(Sept 2): Retailers appear to be exiting local shopping malls in droves, but the impact on the real estate investment trusts is probably limited. First, Giant hypermarket exited VivoCity earlier this year. Mapletree Commercial Trust (MCT) said in its 4QFY2019 (it has a March year-end) results announcement that it would be changing hypermarket operators at the mall. Giant would be replaced by Fairprice Xtra. Giant also exited Turf City in early August, to be replaced by HAOmart, and Giant at 10 Mile Junction was replaced by Sheng Siong. Elsewhere, Giant is a mini-anchor tenant at IMM, which belongs to CapitaLand Mall Trust (CMT), and at Suntec City, part of Suntec Real Estate Investment Trust

A Suntec REIT spokeswoman says
Giant’s lease at Suntec City continues to run. Cold Storage Holdings, Giant’s immediate parent, leases 46,000 sq ft of net lettable area at Suntec REIT, most of which is occupied by Giant. Neither is Giant a significant tenant at CMT, being present only in IMM, among its 15 properties. 

Giant is owned by Dairy Farm International Holdings. In its FY2018 annual report, the company said following a strategic review that a US$50 million ($69.4 million) impairment was made for Giant. “In Southeast Asia, our core issue rests within our Giant brand and particularly hypermarkets in Malaysia, Indonesia and Singapore. We have significantly underinvested in these hypermarkets in the past and they now need a course correction to reshape and resize our offering, to ensure it is fit… to meet the demands of modern-day consumers and keep pace with the rising middle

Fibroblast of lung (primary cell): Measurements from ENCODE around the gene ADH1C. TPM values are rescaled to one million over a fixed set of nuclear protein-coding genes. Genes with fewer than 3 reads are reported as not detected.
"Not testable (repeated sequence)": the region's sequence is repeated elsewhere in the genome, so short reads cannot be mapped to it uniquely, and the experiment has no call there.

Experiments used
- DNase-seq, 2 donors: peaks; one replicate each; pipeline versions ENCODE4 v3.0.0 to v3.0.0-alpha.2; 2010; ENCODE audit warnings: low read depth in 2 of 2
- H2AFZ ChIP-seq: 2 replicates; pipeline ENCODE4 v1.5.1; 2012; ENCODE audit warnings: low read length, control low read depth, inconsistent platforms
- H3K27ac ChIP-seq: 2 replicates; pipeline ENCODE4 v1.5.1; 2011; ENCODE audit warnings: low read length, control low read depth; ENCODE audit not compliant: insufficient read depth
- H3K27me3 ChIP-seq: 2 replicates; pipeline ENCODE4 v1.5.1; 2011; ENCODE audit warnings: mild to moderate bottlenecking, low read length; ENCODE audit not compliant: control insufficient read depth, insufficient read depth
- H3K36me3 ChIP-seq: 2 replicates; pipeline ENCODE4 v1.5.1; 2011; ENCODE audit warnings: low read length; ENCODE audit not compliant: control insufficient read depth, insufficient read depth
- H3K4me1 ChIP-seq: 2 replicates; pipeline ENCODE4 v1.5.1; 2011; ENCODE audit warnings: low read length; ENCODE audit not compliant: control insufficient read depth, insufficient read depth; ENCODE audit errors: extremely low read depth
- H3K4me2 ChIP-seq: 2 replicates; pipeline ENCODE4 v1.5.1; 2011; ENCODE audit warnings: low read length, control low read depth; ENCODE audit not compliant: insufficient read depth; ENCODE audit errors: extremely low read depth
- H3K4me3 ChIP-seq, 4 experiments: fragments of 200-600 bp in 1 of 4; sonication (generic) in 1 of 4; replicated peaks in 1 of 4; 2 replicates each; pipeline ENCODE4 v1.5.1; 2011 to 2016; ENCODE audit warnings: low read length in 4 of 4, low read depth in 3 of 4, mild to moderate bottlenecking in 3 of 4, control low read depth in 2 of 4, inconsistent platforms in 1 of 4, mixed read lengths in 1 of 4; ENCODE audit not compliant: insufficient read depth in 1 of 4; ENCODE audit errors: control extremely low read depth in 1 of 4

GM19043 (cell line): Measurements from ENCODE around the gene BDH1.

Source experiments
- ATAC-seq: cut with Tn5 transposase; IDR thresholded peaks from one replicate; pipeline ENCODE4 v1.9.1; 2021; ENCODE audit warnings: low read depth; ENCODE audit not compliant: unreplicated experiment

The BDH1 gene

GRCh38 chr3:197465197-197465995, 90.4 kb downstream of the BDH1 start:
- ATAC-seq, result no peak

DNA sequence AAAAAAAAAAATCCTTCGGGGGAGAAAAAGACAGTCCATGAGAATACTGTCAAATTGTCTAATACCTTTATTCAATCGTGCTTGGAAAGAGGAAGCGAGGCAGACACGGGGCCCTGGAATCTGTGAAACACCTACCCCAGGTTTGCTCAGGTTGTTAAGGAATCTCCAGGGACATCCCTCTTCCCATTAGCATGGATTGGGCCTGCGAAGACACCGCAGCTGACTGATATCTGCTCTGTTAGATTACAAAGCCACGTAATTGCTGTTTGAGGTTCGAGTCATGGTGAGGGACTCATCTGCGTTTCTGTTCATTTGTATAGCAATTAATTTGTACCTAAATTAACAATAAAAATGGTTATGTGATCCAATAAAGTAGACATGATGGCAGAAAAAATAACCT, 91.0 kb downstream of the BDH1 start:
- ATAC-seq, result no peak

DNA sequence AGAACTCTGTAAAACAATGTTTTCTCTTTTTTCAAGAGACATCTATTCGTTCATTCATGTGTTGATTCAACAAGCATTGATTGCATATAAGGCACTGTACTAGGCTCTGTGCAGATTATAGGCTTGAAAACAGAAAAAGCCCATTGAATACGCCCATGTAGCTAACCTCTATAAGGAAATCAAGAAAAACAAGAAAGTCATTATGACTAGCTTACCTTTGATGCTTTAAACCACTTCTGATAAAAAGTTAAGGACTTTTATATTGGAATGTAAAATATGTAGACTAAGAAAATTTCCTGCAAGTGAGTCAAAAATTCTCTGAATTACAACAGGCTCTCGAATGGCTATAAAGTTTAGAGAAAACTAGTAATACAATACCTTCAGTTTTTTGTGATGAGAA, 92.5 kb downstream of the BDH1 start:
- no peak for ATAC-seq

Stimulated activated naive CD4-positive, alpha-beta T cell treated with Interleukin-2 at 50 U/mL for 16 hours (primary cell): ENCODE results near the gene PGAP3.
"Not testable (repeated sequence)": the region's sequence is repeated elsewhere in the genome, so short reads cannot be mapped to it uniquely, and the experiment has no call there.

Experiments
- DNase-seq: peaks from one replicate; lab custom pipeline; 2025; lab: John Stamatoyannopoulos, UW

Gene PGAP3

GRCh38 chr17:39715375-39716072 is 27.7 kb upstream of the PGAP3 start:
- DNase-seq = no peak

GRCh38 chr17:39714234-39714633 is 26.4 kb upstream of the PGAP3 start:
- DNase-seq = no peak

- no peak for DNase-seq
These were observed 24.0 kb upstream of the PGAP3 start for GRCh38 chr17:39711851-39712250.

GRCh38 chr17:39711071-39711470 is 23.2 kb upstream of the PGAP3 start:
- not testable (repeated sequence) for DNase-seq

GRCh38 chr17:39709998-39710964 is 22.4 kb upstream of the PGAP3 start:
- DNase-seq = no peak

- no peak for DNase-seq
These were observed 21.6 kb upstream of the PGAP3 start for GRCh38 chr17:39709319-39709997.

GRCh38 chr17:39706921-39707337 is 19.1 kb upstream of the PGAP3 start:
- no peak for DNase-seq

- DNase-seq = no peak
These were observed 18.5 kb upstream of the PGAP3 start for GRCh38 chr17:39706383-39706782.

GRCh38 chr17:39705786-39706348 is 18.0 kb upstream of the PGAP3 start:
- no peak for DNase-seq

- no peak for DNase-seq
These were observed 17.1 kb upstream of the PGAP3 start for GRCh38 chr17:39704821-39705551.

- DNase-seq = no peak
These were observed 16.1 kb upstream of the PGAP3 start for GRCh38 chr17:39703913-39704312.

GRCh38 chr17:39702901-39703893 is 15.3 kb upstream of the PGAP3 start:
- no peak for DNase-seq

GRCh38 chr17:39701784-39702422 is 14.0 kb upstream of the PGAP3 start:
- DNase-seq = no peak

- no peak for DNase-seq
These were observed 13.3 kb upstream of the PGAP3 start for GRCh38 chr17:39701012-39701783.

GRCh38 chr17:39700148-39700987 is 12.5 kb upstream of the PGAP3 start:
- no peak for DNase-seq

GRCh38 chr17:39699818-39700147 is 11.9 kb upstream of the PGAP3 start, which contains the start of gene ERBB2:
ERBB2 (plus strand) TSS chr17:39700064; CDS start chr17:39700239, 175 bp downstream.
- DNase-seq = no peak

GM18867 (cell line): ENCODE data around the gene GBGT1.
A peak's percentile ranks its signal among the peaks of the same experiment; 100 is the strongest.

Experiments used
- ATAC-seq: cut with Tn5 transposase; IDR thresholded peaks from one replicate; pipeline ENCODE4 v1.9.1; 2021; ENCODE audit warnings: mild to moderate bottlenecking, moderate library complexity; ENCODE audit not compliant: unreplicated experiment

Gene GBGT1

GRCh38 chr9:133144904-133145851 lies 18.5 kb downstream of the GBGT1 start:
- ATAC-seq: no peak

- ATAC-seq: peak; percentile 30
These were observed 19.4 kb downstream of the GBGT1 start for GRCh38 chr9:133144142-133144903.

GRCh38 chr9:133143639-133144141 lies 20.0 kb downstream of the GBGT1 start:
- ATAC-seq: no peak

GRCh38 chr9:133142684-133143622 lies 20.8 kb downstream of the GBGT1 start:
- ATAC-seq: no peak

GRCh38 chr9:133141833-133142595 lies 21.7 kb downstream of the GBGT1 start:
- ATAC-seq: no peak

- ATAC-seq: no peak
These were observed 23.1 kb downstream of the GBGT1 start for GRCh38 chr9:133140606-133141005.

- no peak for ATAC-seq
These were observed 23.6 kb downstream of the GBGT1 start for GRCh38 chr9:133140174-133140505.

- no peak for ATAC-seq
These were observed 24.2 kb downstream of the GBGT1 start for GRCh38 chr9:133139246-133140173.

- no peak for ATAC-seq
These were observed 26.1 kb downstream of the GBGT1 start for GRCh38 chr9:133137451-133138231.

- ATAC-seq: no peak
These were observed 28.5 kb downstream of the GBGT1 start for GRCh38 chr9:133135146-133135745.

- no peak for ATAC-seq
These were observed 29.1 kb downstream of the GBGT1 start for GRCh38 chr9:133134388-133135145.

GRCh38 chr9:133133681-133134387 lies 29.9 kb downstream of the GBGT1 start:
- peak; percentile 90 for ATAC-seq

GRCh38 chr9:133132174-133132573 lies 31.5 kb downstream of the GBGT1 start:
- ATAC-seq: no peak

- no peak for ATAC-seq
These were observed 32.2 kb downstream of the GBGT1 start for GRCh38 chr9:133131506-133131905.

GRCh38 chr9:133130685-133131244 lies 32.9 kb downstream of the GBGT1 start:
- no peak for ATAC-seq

class,” Dairy Farm said. 

Metro department store — owned by Metro Holdings — is set to vacate The Centrepoint, a property owned by Frasers Property, and its space will be replaced by Decathlon. Metro is also a mini anchor at Paragon, the largest asset in SPH REIT.

High rents and more stringent regulations on tobacco and liquor also factors that drive away retailers. 

On Aug 27, DFS Group, part-owned by Louis Vuitton, announced that it did not bid to renew its concession, which expires in June 2020, at Changi Airport. DFS is not closing all its shops at once, though. “Our plan is to ensure a seamless transition as much as possible so that passengers are not inconvenienced. We don’t expect that all 18 stores will be closed at the same time,” says a Changi Airport Group (CAG) spokesman. The Moodie Davitt Report says Lotte Duty Free and The Shilla Duty Free of South Korea and Gebr Heinemann of Germany are bidding for the tobacco and liquor concessions. Shilla Duty Free also operates the cosmetics and perfumes duty-free concessions at Changi Airport.